Global Defense Firms are Swarming Near Uttar Pradesh


Defense corridor has gained traction on the political scene in UP, but law and order are crucial

The Uttar Pradesh Capital Summit 2023 will be held in Lucknow from February 10–12, and top military and defence hardware manufacturers from the US, Europe, and Russia will be in attendance. At the investment event, the Yogi Adityanath administration would highlight the UP Defence Corridor’s defence industrial capabilities.

The world’s top manufacturers of military gear will likely engage in commercial competition for the first time ever following the Russia-Ukraine conflict. The US missile company Northrop Grumman, the UK’s BAE Systems, Germany’s Umarex, Sweden’s SAAB (which makes Carl Gustaf M4 rifles), Russia’s Almaz-Antey (one of the top exporters of military hardware), France’s Dassault Aviation (maker of Rafale jets), and Israel Weapon Industries are among the defence companies that will participate in the event, according to UP government officials.  The composites facility, established by Lohia Aerospace, is attempting to distinguish itself as a distinctive player plugged into the global defence ecosystem. The company even purchased an Israeli company and transformed into a manufacturer of key components for unmanned combat aerial vehicles with an order book that is soon expected to cross Rs 100 cr. Its backers bet on the low cost of production in UP. The most recent proposal for the corridor is a factory for Brahmos missile production close to Lucknow, which is expected to generate a sizable base of ancillary businesses. With a $300 billion initial investment, the factory is anticipated to get orders worth thousands of billions of dollars over the next ten years. With various start-ups and technological innovation firms receiving land in the Aligarh node, cutting-edge technology is also likely to be introduced in the corridor. A start-up focused on swarm drone technology, New Space Research, is one of the businesses given land here. Aerolloy Technologies has already launched a Rs 300 crore project in Lucknow to produce titanium and super alloy components for military applications. MKU intends to build the first factory in India in Kanpur to produce the vital raw fibres that are the basis for bulletproof goods. 26 industries have already received land, while 73 companies have signed memorandums of understanding (MoUs) to consider establishing plants at various nodes along the corridor. The state is taking into consideration proposals for a hub close to the planned airport at Jewar, encouraged by the significant desire from businesses for property in Aligarh. The sector and state officials have been in discussions on how to use the new drone policy to attract business to the corridor. When it comes to businesses wanting to open up shop, the corridor has suffered a reality check after being initially envisioned as a hub for foreign investors. Nearly all of the industries that have occupied land are domestic competitors. A few grand schemes have been quietly abandoned, including the much-touted Rs 38,000 crore investment by Ukrainian aircraft manufacturer Antonov with an Indian partner. Everyone involved in the industry agrees that the state’s law and order situation will be crucial to the corridor’s success. Companies believe that tight law enforcement is essential to retaining high-skill staff, in addition to ensuring the security of pricey equipment being installed and valuable shipments being transported across the state. According to a senior executive who has spent more than ten years working in the defence industry close to Kanpur, the influence of local strongmen has drastically lessened. The highly technological sector is attempting to take advantage of the cheap local labour that is readily accessible, but some top jobs will necessitate attracting talent that is being courted by companies with headquarters in places like Bengaluru and Hyderabad.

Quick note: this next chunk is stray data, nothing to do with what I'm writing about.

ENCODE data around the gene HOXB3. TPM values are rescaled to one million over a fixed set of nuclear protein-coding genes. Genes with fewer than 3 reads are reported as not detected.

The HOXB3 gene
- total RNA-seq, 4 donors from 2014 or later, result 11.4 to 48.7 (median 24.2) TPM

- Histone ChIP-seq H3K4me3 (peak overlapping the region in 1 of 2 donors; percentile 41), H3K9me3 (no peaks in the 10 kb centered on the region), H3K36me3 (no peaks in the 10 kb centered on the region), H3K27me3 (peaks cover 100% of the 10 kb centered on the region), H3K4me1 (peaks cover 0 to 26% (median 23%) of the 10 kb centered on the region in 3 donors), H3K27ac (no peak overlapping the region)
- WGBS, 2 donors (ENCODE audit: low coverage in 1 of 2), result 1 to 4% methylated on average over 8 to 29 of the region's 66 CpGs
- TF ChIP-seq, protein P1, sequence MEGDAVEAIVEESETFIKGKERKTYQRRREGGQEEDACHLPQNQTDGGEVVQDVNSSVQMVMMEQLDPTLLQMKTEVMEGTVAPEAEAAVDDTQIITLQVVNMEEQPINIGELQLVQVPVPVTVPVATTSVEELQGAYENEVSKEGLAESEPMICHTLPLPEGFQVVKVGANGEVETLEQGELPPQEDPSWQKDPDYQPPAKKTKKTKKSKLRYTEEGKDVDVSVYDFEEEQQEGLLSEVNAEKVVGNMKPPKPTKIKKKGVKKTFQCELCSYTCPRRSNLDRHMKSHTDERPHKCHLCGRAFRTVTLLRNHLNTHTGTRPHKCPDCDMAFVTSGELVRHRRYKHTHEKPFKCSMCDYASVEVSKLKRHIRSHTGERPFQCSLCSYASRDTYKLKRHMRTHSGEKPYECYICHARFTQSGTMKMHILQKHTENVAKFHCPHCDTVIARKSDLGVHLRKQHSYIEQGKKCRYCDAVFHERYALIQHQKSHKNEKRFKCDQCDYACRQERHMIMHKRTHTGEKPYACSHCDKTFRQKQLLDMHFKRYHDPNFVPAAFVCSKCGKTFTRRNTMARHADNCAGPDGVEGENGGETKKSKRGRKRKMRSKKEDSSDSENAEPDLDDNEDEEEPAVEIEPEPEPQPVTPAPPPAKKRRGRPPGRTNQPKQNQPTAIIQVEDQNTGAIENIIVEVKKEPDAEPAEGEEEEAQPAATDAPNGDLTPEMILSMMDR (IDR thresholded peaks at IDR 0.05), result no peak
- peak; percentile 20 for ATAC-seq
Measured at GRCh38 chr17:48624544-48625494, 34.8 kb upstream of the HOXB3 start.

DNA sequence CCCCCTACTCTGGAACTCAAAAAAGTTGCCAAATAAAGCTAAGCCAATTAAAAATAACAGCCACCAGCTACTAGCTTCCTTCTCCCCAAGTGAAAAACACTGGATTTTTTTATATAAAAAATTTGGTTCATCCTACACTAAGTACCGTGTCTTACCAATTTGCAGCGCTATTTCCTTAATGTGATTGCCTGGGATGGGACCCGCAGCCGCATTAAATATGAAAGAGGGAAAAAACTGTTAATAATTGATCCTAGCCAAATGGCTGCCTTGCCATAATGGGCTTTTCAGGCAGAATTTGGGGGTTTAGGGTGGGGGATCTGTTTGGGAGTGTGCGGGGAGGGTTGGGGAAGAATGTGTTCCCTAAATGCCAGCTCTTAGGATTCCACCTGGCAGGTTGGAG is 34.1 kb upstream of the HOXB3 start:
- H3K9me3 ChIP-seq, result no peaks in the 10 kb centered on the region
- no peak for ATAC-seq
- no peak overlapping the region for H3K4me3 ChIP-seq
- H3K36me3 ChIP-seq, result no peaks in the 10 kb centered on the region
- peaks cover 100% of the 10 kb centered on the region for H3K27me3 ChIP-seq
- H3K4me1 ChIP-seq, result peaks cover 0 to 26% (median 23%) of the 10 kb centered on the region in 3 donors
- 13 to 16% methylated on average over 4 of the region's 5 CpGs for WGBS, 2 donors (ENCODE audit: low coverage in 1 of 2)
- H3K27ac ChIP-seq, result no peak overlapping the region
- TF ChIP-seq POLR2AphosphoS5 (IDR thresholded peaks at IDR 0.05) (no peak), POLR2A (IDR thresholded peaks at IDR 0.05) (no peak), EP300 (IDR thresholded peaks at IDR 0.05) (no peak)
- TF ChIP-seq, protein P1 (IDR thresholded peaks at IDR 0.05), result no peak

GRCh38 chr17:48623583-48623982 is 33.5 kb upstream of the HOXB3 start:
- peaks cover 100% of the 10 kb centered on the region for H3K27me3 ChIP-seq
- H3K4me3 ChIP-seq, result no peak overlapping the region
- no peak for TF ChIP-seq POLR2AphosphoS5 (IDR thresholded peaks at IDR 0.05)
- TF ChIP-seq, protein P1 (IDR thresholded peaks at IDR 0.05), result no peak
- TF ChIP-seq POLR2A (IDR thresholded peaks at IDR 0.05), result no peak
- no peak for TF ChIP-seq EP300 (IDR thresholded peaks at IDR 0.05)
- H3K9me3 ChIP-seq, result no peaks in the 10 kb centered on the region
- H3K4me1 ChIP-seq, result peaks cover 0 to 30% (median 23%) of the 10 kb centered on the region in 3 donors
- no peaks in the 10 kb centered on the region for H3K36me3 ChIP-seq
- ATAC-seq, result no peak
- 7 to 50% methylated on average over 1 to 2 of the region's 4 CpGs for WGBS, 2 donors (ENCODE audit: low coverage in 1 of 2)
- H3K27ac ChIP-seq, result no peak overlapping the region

The corridor narrative continues to be a focal point of the BJP’s election campaign as a representation of transformation for the state. Given the long gestation time that the defence manufacturing business has, it is still difficult to assess its popularity with voters. When manufacturing picks up steam in all of the corridor’s nodes, generating thousands of high-paying jobs and changing the character of the local economies, real political benefits can be realised. Industry analysts predict that this will take at least 3 years.

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